* later said that : 'the contortions and perplexities of politics under occupation'  stirred him 'into much puzzlement about how it is that society ticks, and often ticks so badly. Turning to the social sciences for possible answers seemed obvious' and was drawn to socialism, both as a counter to Nazism but also belief based on our common humanity and the equal right of all citizen to lead fair lives.

* after the War, served, for a short period, in the British Army of the Rhine as a mail censor, taught English as a foreign language in Copenhagen, then back in Britain at the age of 21 in 1948, became an undergraduate at the London School of Economics and after the fist year 'plumped for sociology' which was 'almost unknown territory' and 'only a shakily established academic discipline in Britain, but it seemed to promise insights into where our societies have come from and where they may now be going – wide enough to straddle the concerns and findings of other, more specialist social sciences.'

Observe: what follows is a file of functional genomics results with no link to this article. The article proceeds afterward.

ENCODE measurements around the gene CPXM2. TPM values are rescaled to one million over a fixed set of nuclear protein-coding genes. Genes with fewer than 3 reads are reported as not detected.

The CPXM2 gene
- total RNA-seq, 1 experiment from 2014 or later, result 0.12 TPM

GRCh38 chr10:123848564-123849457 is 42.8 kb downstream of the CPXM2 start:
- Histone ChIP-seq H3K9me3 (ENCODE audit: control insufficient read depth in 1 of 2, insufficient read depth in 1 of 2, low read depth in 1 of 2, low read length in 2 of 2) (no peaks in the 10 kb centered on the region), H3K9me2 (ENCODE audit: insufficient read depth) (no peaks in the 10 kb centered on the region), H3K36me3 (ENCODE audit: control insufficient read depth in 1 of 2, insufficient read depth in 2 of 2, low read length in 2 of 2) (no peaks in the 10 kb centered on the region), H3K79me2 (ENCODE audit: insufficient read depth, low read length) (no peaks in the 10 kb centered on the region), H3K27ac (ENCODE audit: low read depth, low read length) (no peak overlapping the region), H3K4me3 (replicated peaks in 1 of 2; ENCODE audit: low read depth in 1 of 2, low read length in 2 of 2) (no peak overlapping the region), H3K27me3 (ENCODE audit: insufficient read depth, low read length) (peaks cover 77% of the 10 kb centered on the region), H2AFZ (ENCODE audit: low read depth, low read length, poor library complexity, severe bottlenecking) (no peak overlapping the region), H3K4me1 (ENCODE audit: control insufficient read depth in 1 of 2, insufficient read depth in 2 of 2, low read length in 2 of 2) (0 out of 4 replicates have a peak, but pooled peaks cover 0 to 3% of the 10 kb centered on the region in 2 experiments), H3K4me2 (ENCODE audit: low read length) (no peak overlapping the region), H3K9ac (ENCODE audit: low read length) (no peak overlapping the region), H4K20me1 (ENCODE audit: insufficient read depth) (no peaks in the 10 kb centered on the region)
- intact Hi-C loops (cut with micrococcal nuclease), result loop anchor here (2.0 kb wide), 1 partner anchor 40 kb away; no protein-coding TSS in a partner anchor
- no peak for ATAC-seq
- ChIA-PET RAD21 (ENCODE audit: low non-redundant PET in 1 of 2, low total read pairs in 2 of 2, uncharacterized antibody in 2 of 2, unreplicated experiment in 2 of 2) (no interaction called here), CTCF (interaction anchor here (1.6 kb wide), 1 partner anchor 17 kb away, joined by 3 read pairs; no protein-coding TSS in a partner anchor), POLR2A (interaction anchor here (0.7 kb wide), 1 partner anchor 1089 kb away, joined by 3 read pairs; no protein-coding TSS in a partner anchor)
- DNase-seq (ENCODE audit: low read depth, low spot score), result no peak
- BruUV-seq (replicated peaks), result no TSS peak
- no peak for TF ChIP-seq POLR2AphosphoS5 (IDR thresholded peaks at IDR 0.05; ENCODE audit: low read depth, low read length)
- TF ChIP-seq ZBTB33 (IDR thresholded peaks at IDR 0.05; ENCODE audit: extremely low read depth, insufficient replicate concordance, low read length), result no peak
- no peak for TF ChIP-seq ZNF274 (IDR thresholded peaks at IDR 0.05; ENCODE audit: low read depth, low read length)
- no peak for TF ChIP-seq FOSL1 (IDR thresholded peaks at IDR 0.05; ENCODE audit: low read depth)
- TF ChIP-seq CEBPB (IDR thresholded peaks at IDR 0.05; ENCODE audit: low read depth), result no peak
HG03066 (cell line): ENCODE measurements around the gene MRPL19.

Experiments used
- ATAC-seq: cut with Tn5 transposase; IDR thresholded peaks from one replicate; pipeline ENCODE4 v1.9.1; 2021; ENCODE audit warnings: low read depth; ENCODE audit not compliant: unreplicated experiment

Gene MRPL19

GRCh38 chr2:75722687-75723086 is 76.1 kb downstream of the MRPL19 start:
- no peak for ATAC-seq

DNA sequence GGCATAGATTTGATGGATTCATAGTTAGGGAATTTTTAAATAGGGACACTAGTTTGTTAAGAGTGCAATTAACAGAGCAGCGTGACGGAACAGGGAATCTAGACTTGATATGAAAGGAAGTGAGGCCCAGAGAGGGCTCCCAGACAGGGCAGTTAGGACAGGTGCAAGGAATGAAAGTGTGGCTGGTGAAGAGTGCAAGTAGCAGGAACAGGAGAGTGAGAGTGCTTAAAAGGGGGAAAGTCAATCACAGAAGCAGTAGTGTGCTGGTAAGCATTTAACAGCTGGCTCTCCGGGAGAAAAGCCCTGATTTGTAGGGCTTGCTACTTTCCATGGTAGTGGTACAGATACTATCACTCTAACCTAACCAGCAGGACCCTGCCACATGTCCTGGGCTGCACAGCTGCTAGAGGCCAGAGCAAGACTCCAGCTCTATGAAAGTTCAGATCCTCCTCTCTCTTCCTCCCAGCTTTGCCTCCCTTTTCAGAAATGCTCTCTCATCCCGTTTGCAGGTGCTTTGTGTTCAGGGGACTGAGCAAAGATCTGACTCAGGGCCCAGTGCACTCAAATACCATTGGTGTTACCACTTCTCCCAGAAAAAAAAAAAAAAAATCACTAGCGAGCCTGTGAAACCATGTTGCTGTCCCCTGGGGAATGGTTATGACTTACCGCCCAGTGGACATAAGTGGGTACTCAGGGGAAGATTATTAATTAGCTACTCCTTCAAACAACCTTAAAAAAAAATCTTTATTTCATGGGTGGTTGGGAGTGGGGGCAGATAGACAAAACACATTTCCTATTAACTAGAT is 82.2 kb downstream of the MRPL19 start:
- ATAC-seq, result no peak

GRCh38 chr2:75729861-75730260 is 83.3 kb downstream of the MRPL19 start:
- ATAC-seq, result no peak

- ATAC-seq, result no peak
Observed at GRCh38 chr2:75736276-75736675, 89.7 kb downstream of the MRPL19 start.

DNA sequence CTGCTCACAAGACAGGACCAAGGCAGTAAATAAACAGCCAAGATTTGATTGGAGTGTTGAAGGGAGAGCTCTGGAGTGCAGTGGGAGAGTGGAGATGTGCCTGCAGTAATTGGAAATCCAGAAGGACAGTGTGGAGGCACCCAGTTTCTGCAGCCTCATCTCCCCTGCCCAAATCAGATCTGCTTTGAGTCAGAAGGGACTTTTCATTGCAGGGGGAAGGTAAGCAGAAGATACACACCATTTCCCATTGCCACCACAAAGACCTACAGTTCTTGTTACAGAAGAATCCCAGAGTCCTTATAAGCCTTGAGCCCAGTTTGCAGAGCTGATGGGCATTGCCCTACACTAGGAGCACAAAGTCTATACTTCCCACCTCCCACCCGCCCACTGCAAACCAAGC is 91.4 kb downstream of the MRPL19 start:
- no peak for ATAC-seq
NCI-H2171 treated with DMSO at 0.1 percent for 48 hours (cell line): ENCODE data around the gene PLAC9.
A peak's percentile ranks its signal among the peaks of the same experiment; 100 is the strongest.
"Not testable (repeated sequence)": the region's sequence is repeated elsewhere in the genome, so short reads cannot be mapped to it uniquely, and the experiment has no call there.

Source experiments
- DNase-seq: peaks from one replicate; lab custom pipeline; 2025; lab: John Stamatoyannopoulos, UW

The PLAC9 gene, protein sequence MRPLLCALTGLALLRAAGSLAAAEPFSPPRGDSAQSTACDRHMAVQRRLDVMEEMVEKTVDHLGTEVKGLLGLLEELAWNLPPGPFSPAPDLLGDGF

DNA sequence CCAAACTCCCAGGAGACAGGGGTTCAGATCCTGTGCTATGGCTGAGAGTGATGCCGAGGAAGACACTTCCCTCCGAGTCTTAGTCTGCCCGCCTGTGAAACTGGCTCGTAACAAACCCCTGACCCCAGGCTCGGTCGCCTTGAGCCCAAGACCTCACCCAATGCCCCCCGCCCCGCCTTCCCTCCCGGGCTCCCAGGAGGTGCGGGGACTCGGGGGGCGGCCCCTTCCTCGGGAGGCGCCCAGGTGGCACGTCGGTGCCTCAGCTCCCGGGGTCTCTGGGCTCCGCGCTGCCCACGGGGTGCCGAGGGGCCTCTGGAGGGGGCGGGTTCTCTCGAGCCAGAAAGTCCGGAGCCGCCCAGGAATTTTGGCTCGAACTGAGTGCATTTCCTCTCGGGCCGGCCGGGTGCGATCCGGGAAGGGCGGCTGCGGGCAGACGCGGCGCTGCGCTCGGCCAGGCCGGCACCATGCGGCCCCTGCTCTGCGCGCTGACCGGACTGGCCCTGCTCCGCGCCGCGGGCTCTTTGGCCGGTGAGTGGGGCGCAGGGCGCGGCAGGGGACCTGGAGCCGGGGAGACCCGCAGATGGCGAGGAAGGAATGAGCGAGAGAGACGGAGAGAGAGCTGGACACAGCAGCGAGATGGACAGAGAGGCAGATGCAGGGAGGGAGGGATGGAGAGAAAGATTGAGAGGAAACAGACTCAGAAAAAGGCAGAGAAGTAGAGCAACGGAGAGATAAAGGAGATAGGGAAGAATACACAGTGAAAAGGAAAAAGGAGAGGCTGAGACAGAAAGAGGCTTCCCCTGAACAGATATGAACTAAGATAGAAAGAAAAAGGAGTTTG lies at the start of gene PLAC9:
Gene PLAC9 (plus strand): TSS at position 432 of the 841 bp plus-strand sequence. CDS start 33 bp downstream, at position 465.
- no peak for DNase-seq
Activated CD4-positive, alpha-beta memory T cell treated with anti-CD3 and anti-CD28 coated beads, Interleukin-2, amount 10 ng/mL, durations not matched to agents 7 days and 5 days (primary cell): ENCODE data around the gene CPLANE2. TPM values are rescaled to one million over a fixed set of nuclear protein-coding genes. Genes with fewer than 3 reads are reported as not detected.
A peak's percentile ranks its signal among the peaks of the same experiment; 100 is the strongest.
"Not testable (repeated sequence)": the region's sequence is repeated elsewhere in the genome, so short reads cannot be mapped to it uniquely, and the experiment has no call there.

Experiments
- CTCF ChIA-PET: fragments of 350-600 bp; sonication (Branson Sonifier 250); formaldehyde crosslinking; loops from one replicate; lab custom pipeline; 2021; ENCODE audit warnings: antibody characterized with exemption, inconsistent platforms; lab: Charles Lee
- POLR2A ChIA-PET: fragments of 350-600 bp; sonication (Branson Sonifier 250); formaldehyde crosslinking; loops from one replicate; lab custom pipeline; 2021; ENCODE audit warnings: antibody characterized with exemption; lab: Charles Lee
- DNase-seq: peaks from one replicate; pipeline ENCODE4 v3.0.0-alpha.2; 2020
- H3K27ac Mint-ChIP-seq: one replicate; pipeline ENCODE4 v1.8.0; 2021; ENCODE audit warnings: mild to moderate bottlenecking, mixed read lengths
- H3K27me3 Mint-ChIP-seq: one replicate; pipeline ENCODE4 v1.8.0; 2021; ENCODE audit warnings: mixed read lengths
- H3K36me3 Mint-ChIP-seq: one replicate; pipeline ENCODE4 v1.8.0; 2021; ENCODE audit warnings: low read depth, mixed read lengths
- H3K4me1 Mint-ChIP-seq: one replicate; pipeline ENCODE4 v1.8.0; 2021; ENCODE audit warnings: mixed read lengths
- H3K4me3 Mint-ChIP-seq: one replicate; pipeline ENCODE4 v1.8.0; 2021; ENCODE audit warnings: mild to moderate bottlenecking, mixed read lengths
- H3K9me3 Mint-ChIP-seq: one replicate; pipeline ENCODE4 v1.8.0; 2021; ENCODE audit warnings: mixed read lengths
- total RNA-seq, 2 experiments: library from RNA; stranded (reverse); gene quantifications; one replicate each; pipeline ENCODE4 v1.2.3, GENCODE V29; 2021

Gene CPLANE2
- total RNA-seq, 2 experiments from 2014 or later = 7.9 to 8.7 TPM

* followed graduation in 1951 with a research post in 'town planning' at University College London and apprenticeship with leading urban sociologist, Ruth Glass, who introduced him to leading sociologists of the day and who, herself, born in Berlin, had left Germany with the rise of the Nazis in the 1930s and was a committed Marxist with a passion for social justice and belief that the purpose of sociological research was to effect social change.

* in 1954 in his 'A Profile of Lansbury' with Ruth, about a new East London housing estate, pre-dated and anticipated Young and Wilmott's 1957 'Family and Kinship in East London' when they noted 'the neighbourliness, the local patriotism, the spirit of give and take. Families have helped one another moving in; housewives look after the children of neighbours; the Coronation was celebrated with the traditional street parties. Above all, most people in Lansbury have a great affection for their own borough and the East End'.